The following table shows some illustrative values. We consider the case where the symbols are 256-bit words, so N = 2256. We examine various values of q, and plug into equation 6.
This shows that the plain old entropy really doesn’t tell you everything you need to know. In the last line in the table, the entropy is very nearly as large as it possibly could be, yet the outcome is predictable one time out of a million. That’s about 70 orders of magnitude more predictable than it would be if the distribution were truly random.
The same idea is illustrated in figure 7 (for a 16 bit word) and figure 8 (for a 256 bit word). Knowing that the entropy is very high is not sufficient to guarantee that the outcome is unpredictable.
An even more extreme example is shown in figure 9. The distribution has infinite entropy. This is arranged using techniques described in reference 9.
In more detail, the distribution in figure 9 has the following properties:
This serves as one more warning that the entropy is not always a good measure of resistance to guessing.
The entire family of Rényi functions can be defined as follows, for any order from α= to α=∞:
Again, the sum runs over all symbols that can be drawn from the distribution with nonzero probability. Note: In the important special case α=1, you can use l’Hôpital’s rule to get from equation 8 to equation 2b.
It is easy to prove the following inequalities:
That means that when H∞ approaches its maximum possible value, the entropy is also large, and all three measures are very nearly equal. However, the reverse is not true. When the entropy is large, even when it is very nearly equal to H0, the H∞ value might be quite low ... as we see in table 1.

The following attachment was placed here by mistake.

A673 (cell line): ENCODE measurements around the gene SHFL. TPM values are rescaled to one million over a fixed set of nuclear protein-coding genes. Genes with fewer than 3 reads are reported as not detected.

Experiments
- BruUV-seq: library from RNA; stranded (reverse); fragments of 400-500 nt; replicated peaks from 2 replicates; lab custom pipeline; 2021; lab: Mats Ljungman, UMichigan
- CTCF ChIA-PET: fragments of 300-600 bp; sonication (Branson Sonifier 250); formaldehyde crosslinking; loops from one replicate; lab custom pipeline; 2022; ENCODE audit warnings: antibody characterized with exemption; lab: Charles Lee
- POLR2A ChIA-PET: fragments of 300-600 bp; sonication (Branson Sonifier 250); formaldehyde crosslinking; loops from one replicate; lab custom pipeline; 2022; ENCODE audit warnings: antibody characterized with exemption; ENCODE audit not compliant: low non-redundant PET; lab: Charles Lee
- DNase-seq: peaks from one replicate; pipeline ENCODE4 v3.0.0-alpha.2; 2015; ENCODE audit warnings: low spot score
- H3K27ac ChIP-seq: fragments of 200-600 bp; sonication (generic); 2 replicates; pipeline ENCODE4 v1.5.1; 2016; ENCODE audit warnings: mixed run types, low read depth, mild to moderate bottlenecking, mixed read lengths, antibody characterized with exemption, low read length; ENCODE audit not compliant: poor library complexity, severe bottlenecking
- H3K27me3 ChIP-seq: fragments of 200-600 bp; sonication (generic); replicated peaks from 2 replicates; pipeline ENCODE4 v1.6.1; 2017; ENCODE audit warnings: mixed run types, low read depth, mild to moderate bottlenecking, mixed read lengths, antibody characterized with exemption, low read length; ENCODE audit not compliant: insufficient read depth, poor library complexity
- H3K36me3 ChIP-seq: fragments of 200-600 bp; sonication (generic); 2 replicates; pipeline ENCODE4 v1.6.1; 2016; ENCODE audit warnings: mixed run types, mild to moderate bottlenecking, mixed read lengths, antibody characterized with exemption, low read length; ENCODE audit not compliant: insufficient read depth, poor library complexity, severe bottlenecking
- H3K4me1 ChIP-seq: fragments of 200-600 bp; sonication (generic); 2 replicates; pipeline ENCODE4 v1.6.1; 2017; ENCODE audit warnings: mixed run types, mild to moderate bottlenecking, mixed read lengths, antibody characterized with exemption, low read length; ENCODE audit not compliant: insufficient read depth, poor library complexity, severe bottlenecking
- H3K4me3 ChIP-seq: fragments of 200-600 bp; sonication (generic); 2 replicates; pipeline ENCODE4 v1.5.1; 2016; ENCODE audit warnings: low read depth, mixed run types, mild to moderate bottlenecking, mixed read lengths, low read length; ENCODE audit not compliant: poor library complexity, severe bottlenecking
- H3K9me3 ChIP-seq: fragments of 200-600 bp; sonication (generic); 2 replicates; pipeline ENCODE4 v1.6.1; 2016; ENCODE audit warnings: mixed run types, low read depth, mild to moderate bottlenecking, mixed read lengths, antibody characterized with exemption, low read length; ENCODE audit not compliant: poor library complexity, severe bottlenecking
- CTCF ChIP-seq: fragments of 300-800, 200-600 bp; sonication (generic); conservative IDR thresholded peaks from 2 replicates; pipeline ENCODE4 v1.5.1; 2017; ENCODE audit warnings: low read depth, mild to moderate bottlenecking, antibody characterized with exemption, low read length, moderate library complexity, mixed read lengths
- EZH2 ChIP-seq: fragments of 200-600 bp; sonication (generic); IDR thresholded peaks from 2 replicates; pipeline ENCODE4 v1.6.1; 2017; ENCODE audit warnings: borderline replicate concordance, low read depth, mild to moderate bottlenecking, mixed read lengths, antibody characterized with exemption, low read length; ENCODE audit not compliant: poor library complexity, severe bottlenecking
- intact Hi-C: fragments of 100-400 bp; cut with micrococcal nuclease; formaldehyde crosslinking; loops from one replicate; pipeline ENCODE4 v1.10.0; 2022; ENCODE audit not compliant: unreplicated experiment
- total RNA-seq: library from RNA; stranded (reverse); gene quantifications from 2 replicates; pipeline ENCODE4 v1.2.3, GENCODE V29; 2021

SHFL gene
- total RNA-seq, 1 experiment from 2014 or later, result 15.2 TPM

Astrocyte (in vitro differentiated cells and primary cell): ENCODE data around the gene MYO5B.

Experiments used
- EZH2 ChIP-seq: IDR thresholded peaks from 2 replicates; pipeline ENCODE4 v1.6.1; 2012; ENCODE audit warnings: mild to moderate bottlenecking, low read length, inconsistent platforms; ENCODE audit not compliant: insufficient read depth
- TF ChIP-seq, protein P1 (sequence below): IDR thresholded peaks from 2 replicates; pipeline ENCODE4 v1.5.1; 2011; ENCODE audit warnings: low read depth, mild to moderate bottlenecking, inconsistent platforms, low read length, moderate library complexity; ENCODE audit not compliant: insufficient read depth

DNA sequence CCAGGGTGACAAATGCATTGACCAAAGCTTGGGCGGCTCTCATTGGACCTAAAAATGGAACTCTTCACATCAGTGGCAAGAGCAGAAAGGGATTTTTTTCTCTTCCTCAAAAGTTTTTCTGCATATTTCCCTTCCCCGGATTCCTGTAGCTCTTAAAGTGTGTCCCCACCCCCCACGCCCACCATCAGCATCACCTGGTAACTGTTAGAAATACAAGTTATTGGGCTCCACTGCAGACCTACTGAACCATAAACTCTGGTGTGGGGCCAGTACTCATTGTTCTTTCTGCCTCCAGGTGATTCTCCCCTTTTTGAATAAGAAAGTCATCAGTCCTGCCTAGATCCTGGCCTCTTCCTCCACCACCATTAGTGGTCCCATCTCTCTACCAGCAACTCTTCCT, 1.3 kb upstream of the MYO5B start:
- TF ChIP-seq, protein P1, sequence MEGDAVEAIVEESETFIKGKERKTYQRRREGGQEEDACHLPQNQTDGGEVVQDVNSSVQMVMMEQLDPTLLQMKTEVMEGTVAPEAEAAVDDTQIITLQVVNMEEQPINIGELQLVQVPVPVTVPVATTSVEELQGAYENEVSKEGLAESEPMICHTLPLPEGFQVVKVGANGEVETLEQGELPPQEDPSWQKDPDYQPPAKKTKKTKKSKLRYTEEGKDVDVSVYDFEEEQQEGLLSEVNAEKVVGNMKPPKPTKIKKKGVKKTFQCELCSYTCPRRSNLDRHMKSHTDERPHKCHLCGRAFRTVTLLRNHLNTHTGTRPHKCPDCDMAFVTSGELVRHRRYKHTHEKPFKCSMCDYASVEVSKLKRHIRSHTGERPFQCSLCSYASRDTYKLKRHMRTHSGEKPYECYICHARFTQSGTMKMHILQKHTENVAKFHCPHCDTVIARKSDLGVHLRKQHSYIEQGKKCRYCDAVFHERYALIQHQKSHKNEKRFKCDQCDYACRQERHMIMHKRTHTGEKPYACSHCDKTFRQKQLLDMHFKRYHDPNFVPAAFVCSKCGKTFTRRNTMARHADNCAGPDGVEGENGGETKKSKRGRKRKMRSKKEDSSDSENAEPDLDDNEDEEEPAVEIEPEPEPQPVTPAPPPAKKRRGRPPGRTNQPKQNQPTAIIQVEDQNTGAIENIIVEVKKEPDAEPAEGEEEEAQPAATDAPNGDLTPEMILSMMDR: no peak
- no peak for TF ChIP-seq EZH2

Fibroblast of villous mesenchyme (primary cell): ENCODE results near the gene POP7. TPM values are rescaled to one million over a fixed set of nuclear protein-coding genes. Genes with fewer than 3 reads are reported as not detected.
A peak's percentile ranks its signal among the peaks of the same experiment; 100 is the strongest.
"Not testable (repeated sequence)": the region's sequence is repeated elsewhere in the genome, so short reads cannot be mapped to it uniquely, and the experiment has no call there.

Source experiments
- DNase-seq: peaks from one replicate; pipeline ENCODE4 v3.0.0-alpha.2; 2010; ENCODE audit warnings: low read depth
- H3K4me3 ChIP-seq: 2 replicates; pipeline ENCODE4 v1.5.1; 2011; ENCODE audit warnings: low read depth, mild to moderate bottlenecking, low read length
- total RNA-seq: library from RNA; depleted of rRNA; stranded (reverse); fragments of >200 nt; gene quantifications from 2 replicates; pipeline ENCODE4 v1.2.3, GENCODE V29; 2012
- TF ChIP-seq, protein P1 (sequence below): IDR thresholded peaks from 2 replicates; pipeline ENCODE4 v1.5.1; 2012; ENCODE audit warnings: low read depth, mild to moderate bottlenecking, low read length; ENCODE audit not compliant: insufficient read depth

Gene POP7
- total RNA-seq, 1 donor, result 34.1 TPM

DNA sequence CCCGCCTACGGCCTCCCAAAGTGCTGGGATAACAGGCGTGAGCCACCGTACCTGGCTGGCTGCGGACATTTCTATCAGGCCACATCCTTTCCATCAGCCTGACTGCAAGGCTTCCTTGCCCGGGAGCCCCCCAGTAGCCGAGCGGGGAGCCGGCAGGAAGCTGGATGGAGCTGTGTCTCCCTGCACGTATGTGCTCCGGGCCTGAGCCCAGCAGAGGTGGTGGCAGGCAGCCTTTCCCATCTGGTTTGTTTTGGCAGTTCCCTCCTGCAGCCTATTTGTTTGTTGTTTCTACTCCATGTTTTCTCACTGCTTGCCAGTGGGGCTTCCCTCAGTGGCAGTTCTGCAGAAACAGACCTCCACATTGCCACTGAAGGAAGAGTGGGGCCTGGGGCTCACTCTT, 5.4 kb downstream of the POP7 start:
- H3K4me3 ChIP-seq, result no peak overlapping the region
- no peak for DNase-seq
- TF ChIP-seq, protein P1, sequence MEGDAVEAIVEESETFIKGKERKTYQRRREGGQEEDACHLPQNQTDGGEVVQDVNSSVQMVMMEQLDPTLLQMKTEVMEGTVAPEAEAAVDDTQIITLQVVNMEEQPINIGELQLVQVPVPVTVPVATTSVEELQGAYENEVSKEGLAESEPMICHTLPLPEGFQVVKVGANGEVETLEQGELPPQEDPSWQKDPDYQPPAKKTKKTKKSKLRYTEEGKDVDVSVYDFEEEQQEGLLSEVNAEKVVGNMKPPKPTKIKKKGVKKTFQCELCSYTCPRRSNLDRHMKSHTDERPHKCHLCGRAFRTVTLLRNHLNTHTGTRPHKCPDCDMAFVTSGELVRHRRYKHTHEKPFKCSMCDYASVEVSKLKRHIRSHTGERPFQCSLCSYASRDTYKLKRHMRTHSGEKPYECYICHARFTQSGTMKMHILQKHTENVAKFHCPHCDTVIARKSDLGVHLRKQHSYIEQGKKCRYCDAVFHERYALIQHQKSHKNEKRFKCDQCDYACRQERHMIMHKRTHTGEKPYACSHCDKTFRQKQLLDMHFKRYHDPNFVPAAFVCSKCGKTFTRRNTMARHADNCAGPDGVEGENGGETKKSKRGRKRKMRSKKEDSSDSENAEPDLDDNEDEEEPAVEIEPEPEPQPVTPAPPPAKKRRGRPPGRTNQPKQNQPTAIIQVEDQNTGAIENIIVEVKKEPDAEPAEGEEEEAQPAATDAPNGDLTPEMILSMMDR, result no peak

It is also easy to prove that the Rényi functional (of any given order) is additive when we combine independent probabilities. That is:
for any α, provided the distributions Q and R are statistically independent, where
By definition, “independent” that means the probabilities are multiplicative:
for all i and j. It is easy to prove that if the probabilites are multiplicative the Rényi functional is additive, using little more than the definition (equation 8) plus the distributive law.
We shall make heavy use of this result. In particular, for a string of symbols, where successive symbols are independent and identically distributed (IID), the entropy of the string grows in proportion to the length of the string, and the adamance also grows in proportion to the length of the string.
The adamance H∞[P] is a minimax measure of the guessability, since it measures how hard it is to guess the most easily guessible symbol that could be drawn from the distribution.
|(Since H∞[P] is a minimax measure, calling it the «min-entropy» would be a misnomer of the kind that leads to misconceptions. There are lots of other concepts that have at least as good a claim to represent some kind of “min” entropy.)|
To say the same thing another way:
To appreciate the distinction between entropy and adamance, refer again to figure 9. It has infinite entropy but finite adamance. In some sense virtually all of the codewords are infinitely hard to guess, but the most-guessable codewords are not very hard at all.
In figure 9, the adamance is limited by the large “soft spots” i.e. low-surprisal codewords. You can increase the adamance somewhat by deleting the most-probable codewords and renormalizing what’s left, but the results are disappointing. You can delete any finite set of codewords and the distribution will still have infinite entropy and finite adamance.